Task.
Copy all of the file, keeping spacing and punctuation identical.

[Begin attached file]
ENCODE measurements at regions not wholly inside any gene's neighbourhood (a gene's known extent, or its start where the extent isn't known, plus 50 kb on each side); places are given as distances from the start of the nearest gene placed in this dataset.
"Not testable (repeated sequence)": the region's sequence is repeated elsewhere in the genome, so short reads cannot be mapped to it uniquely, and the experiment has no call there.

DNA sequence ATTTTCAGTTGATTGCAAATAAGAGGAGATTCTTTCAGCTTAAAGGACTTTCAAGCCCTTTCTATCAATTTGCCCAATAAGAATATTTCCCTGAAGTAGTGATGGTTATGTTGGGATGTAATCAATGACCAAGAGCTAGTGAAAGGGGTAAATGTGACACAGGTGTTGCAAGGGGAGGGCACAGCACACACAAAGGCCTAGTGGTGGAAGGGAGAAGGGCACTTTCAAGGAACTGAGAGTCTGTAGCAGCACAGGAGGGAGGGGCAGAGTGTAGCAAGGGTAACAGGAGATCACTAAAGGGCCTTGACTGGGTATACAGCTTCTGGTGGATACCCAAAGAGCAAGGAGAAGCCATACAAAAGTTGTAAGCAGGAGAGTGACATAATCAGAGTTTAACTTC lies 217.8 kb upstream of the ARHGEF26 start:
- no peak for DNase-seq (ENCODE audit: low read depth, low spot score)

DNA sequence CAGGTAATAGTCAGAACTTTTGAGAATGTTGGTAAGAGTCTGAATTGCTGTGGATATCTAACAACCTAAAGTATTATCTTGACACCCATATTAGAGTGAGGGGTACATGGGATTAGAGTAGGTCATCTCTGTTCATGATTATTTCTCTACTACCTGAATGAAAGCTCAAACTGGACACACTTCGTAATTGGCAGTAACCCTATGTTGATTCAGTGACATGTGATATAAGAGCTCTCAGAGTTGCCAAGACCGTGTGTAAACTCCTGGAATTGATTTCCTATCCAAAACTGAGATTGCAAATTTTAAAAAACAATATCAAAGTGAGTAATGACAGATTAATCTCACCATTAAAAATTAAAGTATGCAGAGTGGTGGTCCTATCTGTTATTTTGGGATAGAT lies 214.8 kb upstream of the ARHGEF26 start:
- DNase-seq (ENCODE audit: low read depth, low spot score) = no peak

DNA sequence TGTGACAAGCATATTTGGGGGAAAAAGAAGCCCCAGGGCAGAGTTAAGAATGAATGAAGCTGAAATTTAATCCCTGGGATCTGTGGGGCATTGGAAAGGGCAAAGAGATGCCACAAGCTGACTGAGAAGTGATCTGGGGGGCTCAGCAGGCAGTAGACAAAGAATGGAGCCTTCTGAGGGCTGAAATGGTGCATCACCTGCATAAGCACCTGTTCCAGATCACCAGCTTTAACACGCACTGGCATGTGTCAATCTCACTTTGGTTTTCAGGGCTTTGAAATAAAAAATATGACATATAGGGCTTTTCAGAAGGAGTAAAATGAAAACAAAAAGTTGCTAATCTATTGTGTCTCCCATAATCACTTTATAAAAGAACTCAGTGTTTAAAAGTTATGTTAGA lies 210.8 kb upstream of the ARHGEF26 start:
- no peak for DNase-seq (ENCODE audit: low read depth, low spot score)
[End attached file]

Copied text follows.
ENCODE measurements at regions not wholly inside any gene's neighbourhood (a gene's known extent, or its start where the extent isn't known, plus 50 kb on each side); places are given as distances from the start of the nearest gene placed in this dataset.
"Not testable (repeated sequence)": the region's sequence is repeated elsewhere in the genome, so short reads cannot be mapped to it uniquely, and the experiment has no call there.

DNA sequence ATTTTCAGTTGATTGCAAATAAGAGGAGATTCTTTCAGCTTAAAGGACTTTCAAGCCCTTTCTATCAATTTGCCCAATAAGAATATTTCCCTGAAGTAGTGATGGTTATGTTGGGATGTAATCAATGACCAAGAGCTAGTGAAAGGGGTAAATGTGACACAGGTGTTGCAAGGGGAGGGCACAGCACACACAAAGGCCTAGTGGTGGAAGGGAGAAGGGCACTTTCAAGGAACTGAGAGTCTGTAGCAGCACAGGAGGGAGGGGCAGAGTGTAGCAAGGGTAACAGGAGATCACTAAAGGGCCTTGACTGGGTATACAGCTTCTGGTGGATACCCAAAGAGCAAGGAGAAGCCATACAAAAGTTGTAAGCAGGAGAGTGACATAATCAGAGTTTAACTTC lies 217.8 kb upstream of the ARHGEF26 start:
- no peak for DNase-seq (ENCODE audit: low read depth, low spot score)

DNA sequence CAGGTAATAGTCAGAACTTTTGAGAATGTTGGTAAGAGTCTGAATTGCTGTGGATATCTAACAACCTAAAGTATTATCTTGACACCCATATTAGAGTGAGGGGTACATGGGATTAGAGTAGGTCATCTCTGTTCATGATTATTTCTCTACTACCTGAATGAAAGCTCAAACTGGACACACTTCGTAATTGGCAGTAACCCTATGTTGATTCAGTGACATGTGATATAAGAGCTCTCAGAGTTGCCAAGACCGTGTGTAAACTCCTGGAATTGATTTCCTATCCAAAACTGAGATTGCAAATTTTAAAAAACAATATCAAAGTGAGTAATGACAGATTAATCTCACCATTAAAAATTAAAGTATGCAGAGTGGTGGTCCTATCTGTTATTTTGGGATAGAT lies 214.8 kb upstream of the ARHGEF26 start:
- DNase-seq (ENCODE audit: low read depth, low spot score) = no peak

DNA sequence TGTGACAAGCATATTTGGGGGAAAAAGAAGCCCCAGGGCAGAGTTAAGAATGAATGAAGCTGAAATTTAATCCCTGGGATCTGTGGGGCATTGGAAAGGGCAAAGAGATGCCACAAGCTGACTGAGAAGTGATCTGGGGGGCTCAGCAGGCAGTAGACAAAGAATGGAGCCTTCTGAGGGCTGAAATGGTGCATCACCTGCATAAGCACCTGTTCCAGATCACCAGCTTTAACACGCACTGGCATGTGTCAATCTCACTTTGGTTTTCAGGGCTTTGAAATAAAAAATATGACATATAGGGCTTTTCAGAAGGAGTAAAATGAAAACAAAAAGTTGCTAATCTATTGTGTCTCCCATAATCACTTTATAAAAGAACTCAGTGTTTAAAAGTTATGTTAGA lies 210.8 kb upstream of the ARHGEF26 start:
- no peak for DNase-seq (ENCODE audit: low read depth, low spot score)